I just see fleeting white tails in the distance, maybe hesitancy, and then flightier my nearly made a nice photograph episodes. Hoping my settings are correct and I might take one or two decent images. I am not the kind of person who would sit in a blind for hours, but wouldn’t mind walking for a few as I enjoy the movement and seeing places. In this new year maybe that should be a resolution to take more walks in the woods and explore areas I am not that familiar with, hoping I get lucky there or learn about specific new places that might afford me an opportunity to photograph wildlife. The first resolution though, is overcoming inertia and getting out. And as the days begin to lengthen and the sunlight warms the countryside, that becomes more feasible and possible. If I plan to walk a few hours looking for critters, I don’t mind coming home empty-handed without images, I just don’t want to freeze my ass off making the effort.

Jerry Mennenga

Sioux City, Iowa

Deer move away as they see a walker on a trail at the Adams Homestead and Nature Preserve Monday, Nov. 1, 2021. (photo by Jerry L Mennenga©)

Deer stop and take notice as they see a walker on a trail at the Adams Homestead and Nature Preserve Monday, Nov. 1, 2021. (photo by Jerry L Mennenga©)

A young fawn looks for its mother at the Adams Homestead and Nature Preserve Monday, August 30, 2021. (photo by Jerry L Mennenga©)

Two young deer check out a walker and passerby on a nearby trail at Adams Homestead and Nature Preserve in North Sioux City, South Dakota Tuesday, August 3, 2021 (photo by Jerry L Mennenga©)

Bidding “Friends” Goodbye in Siouxland, Adams Homestead Nature Preserve, North Sioux City, SD

9 Nov
A deer checks out a walker on a trail at Adams Homestead and Nature Preserve in North Sioux City, South Dakota Thursday, Sept. 9, 2021. (photo by Jerry L Mennenga©)

As the changing of seasons takes place in Siouxland and elsewhere, I am certain I may not see as many wildlife critters as I did during the spring and summer months, and early autumn. My own inclination to get up when it’s dark and to take a walk when it’s cold seems less appealing these coming months. But then again, I might get lucky. While out and about, I might come across some deer and other critters over the winter months as they look for food and survived the fall’s hunting season. As least I hope they do. It makes for a much pleasant walk when the creatures pause, stare and wonder about you as much as you might pause, stare and wonder about them.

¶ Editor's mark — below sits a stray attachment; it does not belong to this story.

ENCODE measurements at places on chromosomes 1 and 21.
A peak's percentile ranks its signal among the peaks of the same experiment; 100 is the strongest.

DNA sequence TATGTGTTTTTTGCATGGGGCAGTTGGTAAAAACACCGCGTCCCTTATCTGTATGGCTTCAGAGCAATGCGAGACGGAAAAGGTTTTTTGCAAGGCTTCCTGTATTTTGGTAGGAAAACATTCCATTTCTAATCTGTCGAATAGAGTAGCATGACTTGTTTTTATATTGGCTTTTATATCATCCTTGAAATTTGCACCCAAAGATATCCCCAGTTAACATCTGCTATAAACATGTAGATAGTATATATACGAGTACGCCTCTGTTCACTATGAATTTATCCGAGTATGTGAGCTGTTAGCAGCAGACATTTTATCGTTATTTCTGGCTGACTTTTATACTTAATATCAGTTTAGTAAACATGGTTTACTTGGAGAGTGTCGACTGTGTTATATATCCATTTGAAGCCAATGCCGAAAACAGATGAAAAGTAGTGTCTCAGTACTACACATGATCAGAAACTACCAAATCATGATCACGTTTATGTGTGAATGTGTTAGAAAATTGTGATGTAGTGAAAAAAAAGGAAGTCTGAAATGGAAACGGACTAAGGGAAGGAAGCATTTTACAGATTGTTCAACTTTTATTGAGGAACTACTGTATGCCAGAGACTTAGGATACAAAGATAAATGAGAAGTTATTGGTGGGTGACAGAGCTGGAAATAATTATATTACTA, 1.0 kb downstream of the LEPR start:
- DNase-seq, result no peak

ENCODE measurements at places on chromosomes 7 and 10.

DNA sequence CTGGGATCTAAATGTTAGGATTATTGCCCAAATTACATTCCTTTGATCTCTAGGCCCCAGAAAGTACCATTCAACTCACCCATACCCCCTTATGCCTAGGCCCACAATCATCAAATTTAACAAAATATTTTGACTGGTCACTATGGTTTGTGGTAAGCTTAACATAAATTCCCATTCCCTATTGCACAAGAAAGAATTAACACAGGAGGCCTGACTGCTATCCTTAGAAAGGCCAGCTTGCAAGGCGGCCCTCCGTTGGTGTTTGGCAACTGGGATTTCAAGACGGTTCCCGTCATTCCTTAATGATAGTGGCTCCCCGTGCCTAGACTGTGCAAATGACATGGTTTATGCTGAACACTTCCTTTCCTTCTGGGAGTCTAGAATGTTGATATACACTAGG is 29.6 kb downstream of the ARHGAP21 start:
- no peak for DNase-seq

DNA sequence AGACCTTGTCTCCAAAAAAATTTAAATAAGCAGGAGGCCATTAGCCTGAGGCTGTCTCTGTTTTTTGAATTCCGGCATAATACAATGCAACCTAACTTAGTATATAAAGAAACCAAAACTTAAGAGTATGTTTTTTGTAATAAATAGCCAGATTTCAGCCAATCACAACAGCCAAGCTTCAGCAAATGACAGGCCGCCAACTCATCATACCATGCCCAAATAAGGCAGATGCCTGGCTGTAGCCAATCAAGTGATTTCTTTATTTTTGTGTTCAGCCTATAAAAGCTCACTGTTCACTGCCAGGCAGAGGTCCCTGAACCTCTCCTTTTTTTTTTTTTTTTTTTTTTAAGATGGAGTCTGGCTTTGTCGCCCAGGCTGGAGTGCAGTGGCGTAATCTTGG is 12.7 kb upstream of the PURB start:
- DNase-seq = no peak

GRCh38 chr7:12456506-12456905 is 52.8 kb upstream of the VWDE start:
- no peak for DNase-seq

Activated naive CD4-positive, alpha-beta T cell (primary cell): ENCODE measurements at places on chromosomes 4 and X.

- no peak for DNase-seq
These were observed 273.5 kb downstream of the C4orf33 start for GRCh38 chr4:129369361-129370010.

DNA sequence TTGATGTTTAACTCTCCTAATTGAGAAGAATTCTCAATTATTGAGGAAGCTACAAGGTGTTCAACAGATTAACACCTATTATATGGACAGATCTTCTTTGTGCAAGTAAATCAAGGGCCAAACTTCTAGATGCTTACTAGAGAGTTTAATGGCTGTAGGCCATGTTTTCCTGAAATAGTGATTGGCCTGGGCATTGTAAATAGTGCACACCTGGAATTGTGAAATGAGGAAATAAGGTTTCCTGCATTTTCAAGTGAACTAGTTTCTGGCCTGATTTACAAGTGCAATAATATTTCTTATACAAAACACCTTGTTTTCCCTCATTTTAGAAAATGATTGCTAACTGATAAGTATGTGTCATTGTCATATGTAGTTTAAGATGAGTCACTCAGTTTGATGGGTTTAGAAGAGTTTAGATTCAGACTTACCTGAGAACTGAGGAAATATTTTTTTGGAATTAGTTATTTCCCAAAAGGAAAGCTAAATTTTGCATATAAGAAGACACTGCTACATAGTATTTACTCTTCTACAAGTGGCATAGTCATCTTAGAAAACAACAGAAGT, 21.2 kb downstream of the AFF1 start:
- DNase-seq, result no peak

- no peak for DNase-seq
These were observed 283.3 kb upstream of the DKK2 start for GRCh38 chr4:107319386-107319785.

Jerry Mennenga

Sioux City, Iowa

A deer checks out a walker on a trail from a safe distance at Adams Homestead and Nature Preserve in North Sioux City, South Dakota Thursday, Sept. 9, 2021. (photo by Jerry L Mennenga©)

A deer stops its grazing as a walker approaches on a trail at Adams Homestead and Nature Preserve in North Sioux City, South Dakota Thursday, Sept. 9, 2021. (photo by Jerry L Mennenga©)

A deer checks out a walker on a trail at Adams Homestead and Nature Preserve in North Sioux City, South Dakota Thursday, Sept. 9, 2021. (photo by Jerry L Mennenga©)

Being a Contrarian in Siouxland, Rural Monona County

2 Oct
One starling looks back as a flock perch on a hi-line wire Saturday, Sept. 25, 2021 in rural Monona County near Whiting, Iowa. (photo by Jerry L Mennenga©)

Some would say there is always “one” in the crowd when a different point of view or opinion is expressed. Even in the country in Siouxland I happened upon a gathering where one individual was wondering what was going on. And why not be a little curious if there happens to be a disruption to the normal order of things, though not all disruptions should be considered improper or bad. But collectively, many don’t like it when the boats rocks, even a little.

Jerry Mennenga

Sioux City, Iowa

One starling looks back to see what the commotion is as a flock perch on a hi-line wire Saturday, Sept. 25, 2021 in rural Monona County near Whiting, Iowa. (photo by Jerry L Mennenga©)

Sometimes Caution is Good when Making Friends in Siouxland, Snyder Bend Park

3 Apr
A crow and an eagle look in the same direction while sitting on ice looking for fish remnants in an inlet at Snyder Bend Park near Salix, Iowa Friday, March 5, 2021(photo by Jerry L Mennenga©)

When the larger than normal, apparently, bald eagle population passed through Siouxland recently on their migratory trip, some other birds seemed intent on meeting them. It was fascinating to watch, but gave me a little trepidation as all were vying for “eats” on the ice covered oxbow at Snyder Bend Park.

A crow squawks at an eagle while sitting on ice looking for fish remnants in an inlet at Snyder Bend Park near Salix, Iowa Friday, March 5, 2021(photo by Jerry L Mennenga©)

Watching a crow squawk at the larger bird of prey gave me an uneasy feeling. Bashful this one particular bird was not. And all ended well, as each decided to move on. But while watching, I wondered what was going to happen.

Jerry Mennenga

Sioux City, Iowa